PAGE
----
Customers never know quite what they'll find inside an old mahogany-stained oak table at Coco restaurant on Main Street.
A philosophical quote from "The Alchemist" about love and striving to be better.
Birthday wishes from a mother to her daughter.
A universal message to all scrawled on paper – "Life is beautiful. Enjoy it."
What started as a lark by restaurant owner Maura Crawford has turned into a tradition of customers leaving notes for each other inside the 12 drawers of a large family table at the restaurant at 888 Main St. near the Buffalo Niagara Medical Campus.
Letters, handwritten notes of advice and bits of ephemera are left by customers for future patrons. Some have words of wisdom. Others are left for a laugh.
"Ride your bike to work at least one day a week all year long!" a handwritten note exclaims. Another: "We are moving from West Side to Larkinville. Are we crazy?"
The 14-seat table and its secret letters have become a favorite among customers since the restaurant opened nearly five years ago.
"We call it the community table," said Coco owner Maura Crawford.
Crawford loved that old library table when it was part of her brother and sister-in-law's former farmhouse in the Boston Hills. Back then, it was a gathering place for family and its drawers were stuffed full of Easter grass and chocolate eggs. When they moved out of the area and had no room to take the table with them, Crawford made sure she got it. Those Easter treats hidden in the drawers long ago never left her memory.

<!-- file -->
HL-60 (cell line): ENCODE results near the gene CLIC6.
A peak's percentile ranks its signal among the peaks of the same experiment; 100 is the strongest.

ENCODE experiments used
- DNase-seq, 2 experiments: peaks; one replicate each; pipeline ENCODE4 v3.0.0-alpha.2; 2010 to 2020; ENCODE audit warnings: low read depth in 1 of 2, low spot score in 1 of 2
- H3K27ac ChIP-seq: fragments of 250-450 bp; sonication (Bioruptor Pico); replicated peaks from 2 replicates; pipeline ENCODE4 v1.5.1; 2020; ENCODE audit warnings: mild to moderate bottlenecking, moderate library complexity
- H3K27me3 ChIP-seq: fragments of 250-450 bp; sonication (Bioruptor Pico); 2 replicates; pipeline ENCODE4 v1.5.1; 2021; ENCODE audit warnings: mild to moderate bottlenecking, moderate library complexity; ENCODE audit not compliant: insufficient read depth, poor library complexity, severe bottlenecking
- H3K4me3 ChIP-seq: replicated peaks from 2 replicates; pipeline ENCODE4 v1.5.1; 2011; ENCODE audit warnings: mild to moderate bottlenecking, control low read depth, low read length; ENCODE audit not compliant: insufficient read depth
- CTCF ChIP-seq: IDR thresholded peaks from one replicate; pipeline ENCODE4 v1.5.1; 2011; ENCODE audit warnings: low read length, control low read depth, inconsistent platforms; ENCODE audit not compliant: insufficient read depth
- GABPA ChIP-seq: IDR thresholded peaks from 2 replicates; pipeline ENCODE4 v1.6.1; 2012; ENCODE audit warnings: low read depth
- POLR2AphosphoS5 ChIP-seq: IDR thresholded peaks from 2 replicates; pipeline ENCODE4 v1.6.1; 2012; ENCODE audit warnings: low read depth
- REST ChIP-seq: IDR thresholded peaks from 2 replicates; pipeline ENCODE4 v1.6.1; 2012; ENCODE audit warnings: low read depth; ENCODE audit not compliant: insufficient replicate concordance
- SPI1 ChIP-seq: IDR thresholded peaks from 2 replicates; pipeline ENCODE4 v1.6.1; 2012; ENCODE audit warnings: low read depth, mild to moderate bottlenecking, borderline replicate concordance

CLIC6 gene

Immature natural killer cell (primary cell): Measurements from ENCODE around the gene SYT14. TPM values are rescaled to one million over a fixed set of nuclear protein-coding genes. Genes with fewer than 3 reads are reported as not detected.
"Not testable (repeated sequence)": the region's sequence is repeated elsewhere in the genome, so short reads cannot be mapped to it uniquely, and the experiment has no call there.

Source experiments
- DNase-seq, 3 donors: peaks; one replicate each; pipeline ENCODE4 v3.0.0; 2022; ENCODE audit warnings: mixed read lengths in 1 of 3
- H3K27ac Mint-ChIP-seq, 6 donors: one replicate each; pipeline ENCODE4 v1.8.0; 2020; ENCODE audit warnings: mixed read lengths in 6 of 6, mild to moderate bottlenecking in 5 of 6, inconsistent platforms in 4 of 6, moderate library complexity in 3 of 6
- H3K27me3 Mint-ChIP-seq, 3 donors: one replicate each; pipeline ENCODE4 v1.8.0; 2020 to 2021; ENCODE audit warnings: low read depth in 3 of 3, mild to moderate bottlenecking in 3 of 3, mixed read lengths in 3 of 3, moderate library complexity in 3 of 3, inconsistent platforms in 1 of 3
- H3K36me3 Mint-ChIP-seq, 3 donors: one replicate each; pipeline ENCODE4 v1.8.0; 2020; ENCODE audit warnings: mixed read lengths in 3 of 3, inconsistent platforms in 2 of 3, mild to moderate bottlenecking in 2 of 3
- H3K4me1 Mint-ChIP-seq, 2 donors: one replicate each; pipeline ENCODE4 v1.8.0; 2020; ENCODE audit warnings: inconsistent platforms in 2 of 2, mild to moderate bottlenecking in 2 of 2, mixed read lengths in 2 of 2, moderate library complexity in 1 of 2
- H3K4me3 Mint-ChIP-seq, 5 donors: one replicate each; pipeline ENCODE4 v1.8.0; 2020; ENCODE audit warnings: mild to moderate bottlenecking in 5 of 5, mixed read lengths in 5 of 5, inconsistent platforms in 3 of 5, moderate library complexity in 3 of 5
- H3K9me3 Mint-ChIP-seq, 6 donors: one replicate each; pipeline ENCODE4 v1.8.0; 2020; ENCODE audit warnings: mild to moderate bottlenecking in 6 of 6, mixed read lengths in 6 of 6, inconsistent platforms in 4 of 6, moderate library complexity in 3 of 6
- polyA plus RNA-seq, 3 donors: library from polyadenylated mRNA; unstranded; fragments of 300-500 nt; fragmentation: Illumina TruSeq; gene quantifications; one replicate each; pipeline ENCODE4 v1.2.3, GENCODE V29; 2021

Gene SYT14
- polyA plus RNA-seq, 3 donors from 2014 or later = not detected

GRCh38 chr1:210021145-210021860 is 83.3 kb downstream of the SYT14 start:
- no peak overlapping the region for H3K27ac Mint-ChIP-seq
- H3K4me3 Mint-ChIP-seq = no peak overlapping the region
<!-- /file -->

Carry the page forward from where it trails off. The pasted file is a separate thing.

As she opened Coco, Crawford made sure the table was the first piece of furniture she brought in. She began filling its drawers, starting a tradition laced with humor, inspiration, love notes and silly odds and ends. Her first stop was the dollar store. "I put condoms in one. There was a drug-testing kit and peanut M&Ms," she recalled, with a laugh. "I wanted to freak people out."
It didn't take customers long to notice – and to begin leaving secret messages of their own.
"This table would be perfect for a Festivus celebration!" wrote one customer, referencing the made-up holiday celebration popularized by the sitcom "Seinfeld." "In fact, I may air some grievances right now!"
The character of the drawers reflects Crawford's sense of humor. Their contents have become a topic of conversation among some customers who pull them open to peek inside. Customers have more or less taken over the job of stocking the drawers with this and that.
On a recent weekday, drawers were filled with handmade purple and pink valentines to Brendan, Danny and Lexy. Another listed the key points for a toast to a young couple: "Happiness, love, family and friends old and new."
"It's something different," bartender Kayla Ortiz said. "It makes it more homey, like a miscellaneous drawer in a home."
Once in a while, Crawford said she'll still "load" the table drawers with goodies. But for the most part, it's been taken over by customers.
"It brings people together," Crawford said, "but also represents our whimsy and wanting people to have fun dinners here."
Story topics: Shared